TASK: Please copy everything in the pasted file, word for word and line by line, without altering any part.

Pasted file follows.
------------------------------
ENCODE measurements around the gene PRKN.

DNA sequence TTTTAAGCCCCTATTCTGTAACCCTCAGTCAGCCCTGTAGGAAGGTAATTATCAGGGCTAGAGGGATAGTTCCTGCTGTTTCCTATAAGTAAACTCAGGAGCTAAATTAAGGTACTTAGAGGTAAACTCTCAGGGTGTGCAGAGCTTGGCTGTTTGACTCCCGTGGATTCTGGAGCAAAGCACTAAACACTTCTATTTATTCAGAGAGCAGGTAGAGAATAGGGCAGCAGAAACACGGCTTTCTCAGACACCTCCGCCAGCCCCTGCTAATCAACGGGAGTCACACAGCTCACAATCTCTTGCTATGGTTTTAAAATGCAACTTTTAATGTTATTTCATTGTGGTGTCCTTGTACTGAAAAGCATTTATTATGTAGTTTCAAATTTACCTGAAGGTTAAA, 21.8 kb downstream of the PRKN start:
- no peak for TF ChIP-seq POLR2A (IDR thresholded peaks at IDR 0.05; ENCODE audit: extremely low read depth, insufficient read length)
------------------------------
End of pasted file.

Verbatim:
ENCODE measurements around the gene PRKN.

DNA sequence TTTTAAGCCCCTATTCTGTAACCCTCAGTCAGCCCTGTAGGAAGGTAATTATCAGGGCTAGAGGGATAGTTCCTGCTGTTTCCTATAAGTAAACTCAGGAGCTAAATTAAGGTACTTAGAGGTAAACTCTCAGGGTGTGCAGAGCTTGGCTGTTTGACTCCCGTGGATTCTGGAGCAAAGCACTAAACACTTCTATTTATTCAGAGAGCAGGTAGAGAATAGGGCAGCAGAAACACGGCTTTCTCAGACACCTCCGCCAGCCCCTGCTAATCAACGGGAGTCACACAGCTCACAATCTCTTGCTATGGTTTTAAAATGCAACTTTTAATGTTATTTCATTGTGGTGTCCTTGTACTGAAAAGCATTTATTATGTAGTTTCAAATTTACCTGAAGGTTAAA, 21.8 kb downstream of the PRKN start:
- no peak for TF ChIP-seq POLR2A (IDR thresholded peaks at IDR 0.05; ENCODE audit: extremely low read depth, insufficient read length)